Edward Sapir in his 1929 essay “The Status of Linguistics as a Science”, describes language as a ‘guide to social reality’. He expanded that “human beings do not live in the objective world alone, but are very much at the mercy of the particular language which has become the medium of expression for their society.” Orwell, in another essay published in 1946 titled “Politics and the English Language” wrote that “political language is designed to make lies sound truthful and murder respectable, and to give an appearance of solidity to pure wind”.
Frank Luntz in his book Words That Work showcases the idea that language works “not in what you say, but in what they hear”. “Focus on the words that cause people to change their mind, change their behaviour, and even change their attitude,” Luntz wrote. Take the gambling industry, for example, which had its outlook change drastically by a simple phrase change into the “gaming” industry, without actually changing internally. Luntz says:
“Gambling looks like what an old man with a crumbled racing form does at the track, or feels like the services provided by some seedy back-alley bookie in some smoke-filled room.
Gaming is what families do together at the Hollywood-themed MGM Grand, New York, New York, or one of the other family friendly resorts in Las Vegas”. Gambling is a vice, gaming is a choice.”
Plenty of other things we may come across in life work by the same foundational construct. A narrow majority of Americans support abolishing the so-called estate tax, which is a tax on the transfer of the estate of a deceased person, an idea that most Americans find unnecessary, if only they knew what it actually meant. A poll suggested that over 70% of Americans would abolish the same tax scheme when it was renamed to the “death tax”.
When the phrase “tax increase” started being rephrased to “revenue enhancement” sometime during the past decade, economist Larry Kudlow said that the reason it was done was “because there is no better way to sell economic policy than the euphemistic route.” In 1985, the MX missile — which could carry up to 10 reentry vehicles each armed with a 300-kiloton nuclear warhead — was renamed Peacekeeper, deliberately designed to make a nuclear missile sound nice.
Similarly, in 1989, the Kansas City government had set out certain plans to build a resource development park within the local neighbourhoods. Everyone was practically on board with the idea until someone asked what a resource development park was. It was a dump. The government was going to put a dump in the neighbourhood until someone asked what it meant. They deliberately invented that phrase to slip a dump into a neighbourhood without anyone noticing.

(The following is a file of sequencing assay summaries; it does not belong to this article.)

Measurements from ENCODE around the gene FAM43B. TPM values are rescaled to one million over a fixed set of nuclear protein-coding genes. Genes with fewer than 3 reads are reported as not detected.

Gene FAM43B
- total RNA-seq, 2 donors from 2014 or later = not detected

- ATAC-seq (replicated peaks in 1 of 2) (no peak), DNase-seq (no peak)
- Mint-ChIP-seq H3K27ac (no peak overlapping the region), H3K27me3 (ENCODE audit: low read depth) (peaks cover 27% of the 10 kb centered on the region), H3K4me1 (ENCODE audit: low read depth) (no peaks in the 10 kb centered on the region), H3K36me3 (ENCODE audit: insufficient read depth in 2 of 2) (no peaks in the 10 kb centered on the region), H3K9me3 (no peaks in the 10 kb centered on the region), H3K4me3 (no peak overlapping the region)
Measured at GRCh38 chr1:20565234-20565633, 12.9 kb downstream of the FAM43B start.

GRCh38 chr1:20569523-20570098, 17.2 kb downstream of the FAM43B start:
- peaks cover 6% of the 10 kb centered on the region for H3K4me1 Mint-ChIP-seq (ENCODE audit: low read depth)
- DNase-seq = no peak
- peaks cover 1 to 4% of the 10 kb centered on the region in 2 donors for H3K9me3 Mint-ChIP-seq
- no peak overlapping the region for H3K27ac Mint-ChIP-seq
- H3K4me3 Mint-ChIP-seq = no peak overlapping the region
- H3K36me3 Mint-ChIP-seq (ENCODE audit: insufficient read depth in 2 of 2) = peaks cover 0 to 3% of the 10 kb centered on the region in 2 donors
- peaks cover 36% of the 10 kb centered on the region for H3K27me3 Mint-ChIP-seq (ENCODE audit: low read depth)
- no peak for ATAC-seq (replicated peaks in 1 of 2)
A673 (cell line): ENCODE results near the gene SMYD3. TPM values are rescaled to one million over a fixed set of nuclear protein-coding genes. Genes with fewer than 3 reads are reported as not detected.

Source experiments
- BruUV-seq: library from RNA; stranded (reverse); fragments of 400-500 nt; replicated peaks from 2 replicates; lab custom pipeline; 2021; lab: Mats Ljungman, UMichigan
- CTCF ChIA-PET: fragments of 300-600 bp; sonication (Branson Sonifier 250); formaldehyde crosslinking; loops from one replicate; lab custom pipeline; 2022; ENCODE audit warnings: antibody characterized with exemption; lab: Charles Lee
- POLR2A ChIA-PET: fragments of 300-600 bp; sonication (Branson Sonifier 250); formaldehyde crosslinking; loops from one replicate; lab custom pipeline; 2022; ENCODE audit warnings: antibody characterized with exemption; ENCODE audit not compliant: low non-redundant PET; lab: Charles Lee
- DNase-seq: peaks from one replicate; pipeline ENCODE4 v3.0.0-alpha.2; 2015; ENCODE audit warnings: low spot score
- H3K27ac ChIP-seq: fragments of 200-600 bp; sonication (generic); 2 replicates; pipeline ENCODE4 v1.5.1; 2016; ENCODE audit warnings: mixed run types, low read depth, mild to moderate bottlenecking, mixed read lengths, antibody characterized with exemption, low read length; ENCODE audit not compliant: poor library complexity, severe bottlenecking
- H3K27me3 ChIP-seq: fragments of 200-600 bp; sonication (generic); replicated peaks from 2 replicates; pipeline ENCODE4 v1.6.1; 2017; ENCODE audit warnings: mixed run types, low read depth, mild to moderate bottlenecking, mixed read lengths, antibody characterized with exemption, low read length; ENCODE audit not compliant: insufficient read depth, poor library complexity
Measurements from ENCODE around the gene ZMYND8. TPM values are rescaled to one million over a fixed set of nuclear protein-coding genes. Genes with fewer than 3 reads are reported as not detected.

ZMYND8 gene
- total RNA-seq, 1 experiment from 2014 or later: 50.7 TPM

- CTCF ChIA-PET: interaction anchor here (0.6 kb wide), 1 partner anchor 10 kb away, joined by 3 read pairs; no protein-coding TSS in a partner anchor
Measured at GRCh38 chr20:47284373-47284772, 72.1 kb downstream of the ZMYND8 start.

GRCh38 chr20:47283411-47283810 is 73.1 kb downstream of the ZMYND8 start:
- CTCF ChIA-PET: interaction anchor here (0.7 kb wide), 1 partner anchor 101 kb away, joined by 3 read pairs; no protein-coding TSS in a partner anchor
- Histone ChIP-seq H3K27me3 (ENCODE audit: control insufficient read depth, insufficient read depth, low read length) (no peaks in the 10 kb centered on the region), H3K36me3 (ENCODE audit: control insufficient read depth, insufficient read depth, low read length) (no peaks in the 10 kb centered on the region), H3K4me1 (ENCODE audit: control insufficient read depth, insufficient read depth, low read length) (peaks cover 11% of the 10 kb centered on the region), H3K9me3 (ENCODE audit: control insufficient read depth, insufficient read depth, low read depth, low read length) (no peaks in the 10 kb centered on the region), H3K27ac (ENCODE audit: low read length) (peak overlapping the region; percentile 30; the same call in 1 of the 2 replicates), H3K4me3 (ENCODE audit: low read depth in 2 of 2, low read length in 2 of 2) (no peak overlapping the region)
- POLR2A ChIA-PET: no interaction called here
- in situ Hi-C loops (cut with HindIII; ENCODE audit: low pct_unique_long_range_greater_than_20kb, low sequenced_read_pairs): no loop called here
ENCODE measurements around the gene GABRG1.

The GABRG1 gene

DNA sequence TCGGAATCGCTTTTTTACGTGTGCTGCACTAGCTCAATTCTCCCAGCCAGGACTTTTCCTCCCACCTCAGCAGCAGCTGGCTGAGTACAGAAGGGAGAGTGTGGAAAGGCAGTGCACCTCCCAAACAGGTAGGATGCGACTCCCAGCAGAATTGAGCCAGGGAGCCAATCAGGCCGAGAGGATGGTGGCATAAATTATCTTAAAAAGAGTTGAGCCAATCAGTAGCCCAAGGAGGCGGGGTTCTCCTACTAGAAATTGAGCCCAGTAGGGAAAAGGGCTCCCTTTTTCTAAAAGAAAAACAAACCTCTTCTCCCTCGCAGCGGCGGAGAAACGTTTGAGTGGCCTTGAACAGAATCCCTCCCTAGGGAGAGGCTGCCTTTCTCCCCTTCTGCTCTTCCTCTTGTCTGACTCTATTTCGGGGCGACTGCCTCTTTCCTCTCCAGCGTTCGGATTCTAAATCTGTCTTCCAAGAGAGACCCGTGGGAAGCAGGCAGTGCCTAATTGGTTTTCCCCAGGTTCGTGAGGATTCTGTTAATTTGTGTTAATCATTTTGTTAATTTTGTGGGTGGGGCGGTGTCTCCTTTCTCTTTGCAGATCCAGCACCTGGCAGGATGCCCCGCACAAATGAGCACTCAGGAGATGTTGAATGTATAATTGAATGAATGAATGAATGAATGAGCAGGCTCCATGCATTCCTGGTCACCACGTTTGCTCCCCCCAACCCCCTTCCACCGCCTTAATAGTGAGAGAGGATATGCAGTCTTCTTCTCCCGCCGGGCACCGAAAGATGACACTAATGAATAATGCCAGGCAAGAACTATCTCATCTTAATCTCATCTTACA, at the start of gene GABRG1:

There is a certain financial appeal embedded through the concept of Doublespeak, which motivated the food and drug industry to jump in and board the bandwagon. In 1977, fish whole-seller Lee Lantz took the Patagonian Toothfish and renamed it to Chilean Sea Bass, and it took the market by storm. Nobody wants to have Toothfish for dinner, but an exotic breed of Sea Bass, now that’s certainly something else.
Besides the earlier example of sodas and “detox” teas, there is an ongoing debate on the ethical use of the phrase “sugar-free” on food labels. In 1989, when William Lutz was interviewed for his ideas on Doublespeak, he says that “sugar free simply means they haven’t added cane sugar or table sugar into it, they can still add sweeteners and call it sugar-free”. This is a classic example of Doublespeak, because noone’s lying — there is technically no ‘sugar’ in the product, not by the most commoner’s definition of the word ‘sugar’.
Lutz says that these kinds of labelling can be dangerous for the population at-risk, such as diabetics, who if unaware can be mislead into buying faux sugar-free products that can trigger severe, life-threatening repercussions. Thankfully now, the FDA has regulated “sugar-free” products such that they can only be legally slapped on with that tag if they contain less than 0.5 grams of sugar per serving, which on technical terms is still not cutting it.
Doublespeak occurs then, when words are used not to convey meaning, but to undermine it, corrupting the very ideas they refer to. However, the use of Doublespeak is somewhat encouraged by society in our everyday lives because from a young age, we understand that consequences exist. Just because someone uses Doublespeak doesn’t automatically mean they are a cheat, but when you don’t quite understand what is being spoken to you, a good advice would be to look beyond the facade and ask yourself: “what exactly is this person trying to say?”
Orwell’s 1984 forces us to question the core definition of reality and exposes us to the horrors that entail should the basis of liberal, democratic civilisation be breached. “Reality is not external. Reality exists not in the mind of the individual, which soon perishes, but in the mind of the party, which is collective, and immortal. What the party says is reality is real and how else can the party succeed in doing that, except by language. The party has taken control of language and has taken it away from the individual and that’s the power,” summarises Lutz.
Words have the power to shape thought. Language is the currency of politics, forming the basis of society from the most common everyday interactions to the highest of ideals. Orwell urged us to protect our language because ultimately, our ability to think and communicate clearly is what stands between us and a world where peace and freedom is slavery.